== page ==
Moral Dilemma- Go or stay?

Discussion in 'Community Discussion' started by Leareth, Nov 22, 2006.

?

What should I do next?

  1. Leave

    57 vote(s)
    82.6%
  2. Wait till surgery then take off

    2 vote(s)
    2.9%
  3. Wait until after surgery to leave

    5 vote(s)
    7.2%
  4. Stay and see what happens next

    5 vote(s)
    7.2%
  1. Leareth macrumors 68000

    Leareth

    Joined:
    Nov 11, 2004
    Location:
    Vancouver
    #1
    Since there seem to be lots of personal relationship post this month I though I would add my own.
    Here is my issue.

    My partner of 8 years is going for his third open heart surgery as soon as the hospital can find an OR, surgeon and donor. He has known this was coming for a few months. During those months he has blown all his savings, maxed out his credit cards, and spending most of his time drinking with his friends and sleeping with two women. Part of the reason is he has a 50/50 chance of surviving the surgery and if it successful maybe another five years to live. I, however am fed up with being responsible for the majority of bills, cleaning house, doing laundry, washing dishes etc. and being his care aid , while he spends his good moments away from the house. At this point it is not a relationship anymore unless you count a parasitic one. Oh I should mention I am trying to attend school full time and work to pay the bills. SO my question is what should I do next:

    1)Leave ASAP
    2)Wait till surgery then take off
    3)Wait until after surgery to leave
    4)Stay and see what happens next
     
  2. iBlue macrumors Core

    iBlue

    Joined:
    Mar 17, 2005
    Location:
    London, England
    #2
    Have you talked about this with him? If not, of course do so before making any final decisions on leaving. (I voted "leave" by the way)
    That is colossally disrespectful, unfair and inconsiderate of him. If he can't give your relationship the consideration it deserves than what is there to stay for? I can understand going and doing some things as a final "live your life" moment but to those extremes and to someone I loved? Not a chance.
     
  3. AndyR macrumors 6502a

    AndyR

    Joined:
    Dec 9, 2005
    Location:
    Auckland, New Zealand
    #3
    Leave him! He obviously has no respect for everything your doing for him.
     
  4. davidjearly macrumors 68020

    davidjearly

    Joined:
    Sep 21, 2006
    Location:
    Glasgow, Scotland
    #4
    As someone who is training to be a doctor, I think that maybe it should be realised what he is going through. Obviously however, I don't know all the details.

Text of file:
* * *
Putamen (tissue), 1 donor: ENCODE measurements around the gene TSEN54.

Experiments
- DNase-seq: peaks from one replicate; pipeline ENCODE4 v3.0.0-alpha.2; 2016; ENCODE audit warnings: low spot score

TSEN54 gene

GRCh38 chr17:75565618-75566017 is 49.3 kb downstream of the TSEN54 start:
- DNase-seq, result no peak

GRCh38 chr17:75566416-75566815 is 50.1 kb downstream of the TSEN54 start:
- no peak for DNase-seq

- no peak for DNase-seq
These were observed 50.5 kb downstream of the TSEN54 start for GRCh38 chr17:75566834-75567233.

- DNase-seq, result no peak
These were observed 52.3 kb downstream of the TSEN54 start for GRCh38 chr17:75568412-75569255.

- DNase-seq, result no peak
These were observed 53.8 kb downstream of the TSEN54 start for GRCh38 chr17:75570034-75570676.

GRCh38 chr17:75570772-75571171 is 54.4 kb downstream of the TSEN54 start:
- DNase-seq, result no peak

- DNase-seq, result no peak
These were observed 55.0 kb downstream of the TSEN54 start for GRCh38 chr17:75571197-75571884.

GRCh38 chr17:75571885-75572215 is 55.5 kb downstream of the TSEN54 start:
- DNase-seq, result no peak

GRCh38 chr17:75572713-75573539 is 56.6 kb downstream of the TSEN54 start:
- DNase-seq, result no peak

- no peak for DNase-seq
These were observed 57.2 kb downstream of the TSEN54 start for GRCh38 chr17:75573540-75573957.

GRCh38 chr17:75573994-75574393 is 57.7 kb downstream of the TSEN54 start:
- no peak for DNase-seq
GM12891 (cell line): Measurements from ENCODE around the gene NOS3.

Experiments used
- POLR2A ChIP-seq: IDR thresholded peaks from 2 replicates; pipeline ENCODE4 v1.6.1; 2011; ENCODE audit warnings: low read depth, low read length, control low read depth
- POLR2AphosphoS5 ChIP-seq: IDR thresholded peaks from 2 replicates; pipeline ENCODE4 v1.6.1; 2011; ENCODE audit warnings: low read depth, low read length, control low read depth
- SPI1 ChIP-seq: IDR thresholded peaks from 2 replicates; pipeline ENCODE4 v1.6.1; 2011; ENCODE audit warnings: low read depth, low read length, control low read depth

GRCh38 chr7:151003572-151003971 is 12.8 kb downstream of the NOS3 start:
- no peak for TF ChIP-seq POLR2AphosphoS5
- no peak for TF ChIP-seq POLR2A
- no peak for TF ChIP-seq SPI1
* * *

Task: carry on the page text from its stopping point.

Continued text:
Perhaps the reason he has been doing those things is because he has had two massive operations, which can have an extremely profound affect on someone, and he really needs some support. Perhaps he needs professional help. I don't condone how you have been treated by him, not by any means, but if you have been together for 8 years, there must be some good points to the relationship - at least there must have been to begin with. In any case, if it is the emotial impact of what is happening to his body that is affecting his ability to act responsibly, this is understandable.

    I know it must seem very difficult for you, but I think it would be wrong to leave at this stage. I think you should stay, try some things differently and possibly seek further help. It is clear that things are difficult for both of you, and believe me when I say, I understand. I have been in a very similar position before.

    As I said, I do not know the details. So, if there is other things which you haven't shared with us on and would rather not, please take that into consideration when hearing my views.

    David

    P.S. Hope the situation improves.
     
  5. Doctor Q Administrator

    Doctor Q

    Staff Member

    Joined:
    Sep 19, 2002
    Location:
    Los Angeles
    #5
    Will the surgery be soon? You have a lot invested after 8 years, and if it'll be soon, it might be worth holding steady, unpleasant as it is, until the outcome is known. Those "medical life sentences" are so often wild guesses that it might all be over soon (sorry to be so blunt). But perhaps he'll surprise the doctors (I know a number of people who have done that) and be on the road back to health for many years to come.

    Illness and fear of death can change people quite radically, and the person you got into the relationship with might still be in there. And despite the disrespect you are getting, there may be a hidden gratitude for your loyalty up until now that isn't being expressed, not to mention a likely dependence on your support.

    It's kind of a double-or-nothing bet. If you leave, it costs you nothing more emotionally/financially. If you stay, it will cost you more, but offer a chance that you'll come out ahead in the long run.

    From the brief description you've given us, you have complete justification to bail out now. I can't tell you that either decision is definitely right, but I wanted to make sure you considered the possibility that your partner is not himself under these extreme circumstances, and that things could change.

    If you'll regret missing that chance, remote as it might seem right now, and you have the strength to stick it out a bit longer, I'd lean toward that recommendation.
     
  6. Flowbee macrumors 68030

    Flowbee

    Joined: